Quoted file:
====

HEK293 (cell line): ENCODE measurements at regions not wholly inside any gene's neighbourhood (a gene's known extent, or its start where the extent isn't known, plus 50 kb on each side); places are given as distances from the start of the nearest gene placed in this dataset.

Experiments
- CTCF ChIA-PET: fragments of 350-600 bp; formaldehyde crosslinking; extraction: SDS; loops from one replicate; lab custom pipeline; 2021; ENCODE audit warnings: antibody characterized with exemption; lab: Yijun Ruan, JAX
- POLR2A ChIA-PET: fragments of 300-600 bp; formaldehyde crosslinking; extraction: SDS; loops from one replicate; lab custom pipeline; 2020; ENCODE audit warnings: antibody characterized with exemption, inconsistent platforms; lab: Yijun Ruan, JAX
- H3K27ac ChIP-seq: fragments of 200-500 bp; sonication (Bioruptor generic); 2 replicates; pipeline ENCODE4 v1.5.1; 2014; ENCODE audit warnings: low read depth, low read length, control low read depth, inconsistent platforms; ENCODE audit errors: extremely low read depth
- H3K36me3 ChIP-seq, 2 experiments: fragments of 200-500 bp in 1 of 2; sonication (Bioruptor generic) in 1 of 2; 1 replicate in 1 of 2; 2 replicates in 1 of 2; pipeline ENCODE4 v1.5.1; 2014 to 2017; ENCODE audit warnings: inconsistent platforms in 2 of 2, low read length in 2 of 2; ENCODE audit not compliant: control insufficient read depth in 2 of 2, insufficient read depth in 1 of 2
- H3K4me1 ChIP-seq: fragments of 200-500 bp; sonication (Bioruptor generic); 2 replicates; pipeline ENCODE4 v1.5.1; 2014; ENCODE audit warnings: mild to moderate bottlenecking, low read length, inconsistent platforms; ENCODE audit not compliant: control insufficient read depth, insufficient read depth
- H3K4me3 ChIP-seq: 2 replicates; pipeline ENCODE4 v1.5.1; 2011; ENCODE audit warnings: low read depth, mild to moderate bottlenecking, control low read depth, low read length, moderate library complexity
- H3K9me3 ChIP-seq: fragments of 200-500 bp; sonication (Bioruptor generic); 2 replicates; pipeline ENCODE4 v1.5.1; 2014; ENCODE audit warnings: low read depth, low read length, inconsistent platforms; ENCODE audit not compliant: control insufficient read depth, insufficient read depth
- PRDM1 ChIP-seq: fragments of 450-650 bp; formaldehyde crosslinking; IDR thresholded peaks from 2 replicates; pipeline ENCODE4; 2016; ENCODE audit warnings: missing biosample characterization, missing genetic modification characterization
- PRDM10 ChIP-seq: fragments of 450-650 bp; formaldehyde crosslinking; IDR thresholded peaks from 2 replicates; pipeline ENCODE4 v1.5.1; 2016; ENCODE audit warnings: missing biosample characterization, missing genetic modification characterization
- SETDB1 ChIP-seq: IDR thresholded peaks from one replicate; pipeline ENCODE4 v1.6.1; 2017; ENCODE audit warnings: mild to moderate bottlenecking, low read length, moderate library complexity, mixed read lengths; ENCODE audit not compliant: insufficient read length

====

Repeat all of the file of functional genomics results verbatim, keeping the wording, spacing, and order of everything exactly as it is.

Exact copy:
HEK293 (cell line): ENCODE measurements at regions not wholly inside any gene's neighbourhood (a gene's known extent, or its start where the extent isn't known, plus 50 kb on each side); places are given as distances from the start of the nearest gene placed in this dataset.

Experiments
- CTCF ChIA-PET: fragments of 350-600 bp; formaldehyde crosslinking; extraction: SDS; loops from one replicate; lab custom pipeline; 2021; ENCODE audit warnings: antibody characterized with exemption; lab: Yijun Ruan, JAX
- POLR2A ChIA-PET: fragments of 300-600 bp; formaldehyde crosslinking; extraction: SDS; loops from one replicate; lab custom pipeline; 2020; ENCODE audit warnings: antibody characterized with exemption, inconsistent platforms; lab: Yijun Ruan, JAX
- H3K27ac ChIP-seq: fragments of 200-500 bp; sonication (Bioruptor generic); 2 replicates; pipeline ENCODE4 v1.5.1; 2014; ENCODE audit warnings: low read depth, low read length, control low read depth, inconsistent platforms; ENCODE audit errors: extremely low read depth
- H3K36me3 ChIP-seq, 2 experiments: fragments of 200-500 bp in 1 of 2; sonication (Bioruptor generic) in 1 of 2; 1 replicate in 1 of 2; 2 replicates in 1 of 2; pipeline ENCODE4 v1.5.1; 2014 to 2017; ENCODE audit warnings: inconsistent platforms in 2 of 2, low read length in 2 of 2; ENCODE audit not compliant: control insufficient read depth in 2 of 2, insufficient read depth in 1 of 2
- H3K4me1 ChIP-seq: fragments of 200-500 bp; sonication (Bioruptor generic); 2 replicates; pipeline ENCODE4 v1.5.1; 2014; ENCODE audit warnings: mild to moderate bottlenecking, low read length, inconsistent platforms; ENCODE audit not compliant: control insufficient read depth, insufficient read depth
- H3K4me3 ChIP-seq: 2 replicates; pipeline ENCODE4 v1.5.1; 2011; ENCODE audit warnings: low read depth, mild to moderate bottlenecking, control low read depth, low read length, moderate library complexity
- H3K9me3 ChIP-seq: fragments of 200-500 bp; sonication (Bioruptor generic); 2 replicates; pipeline ENCODE4 v1.5.1; 2014; ENCODE audit warnings: low read depth, low read length, inconsistent platforms; ENCODE audit not compliant: control insufficient read depth, insufficient read depth
- PRDM1 ChIP-seq: fragments of 450-650 bp; formaldehyde crosslinking; IDR thresholded peaks from 2 replicates; pipeline ENCODE4; 2016; ENCODE audit warnings: missing biosample characterization, missing genetic modification characterization
- PRDM10 ChIP-seq: fragments of 450-650 bp; formaldehyde crosslinking; IDR thresholded peaks from 2 replicates; pipeline ENCODE4 v1.5.1; 2016; ENCODE audit warnings: missing biosample characterization, missing genetic modification characterization
- SETDB1 ChIP-seq: IDR thresholded peaks from one replicate; pipeline ENCODE4 v1.6.1; 2017; ENCODE audit warnings: mild to moderate bottlenecking, low read length, moderate library complexity, mixed read lengths; ENCODE audit not compliant: insufficient read length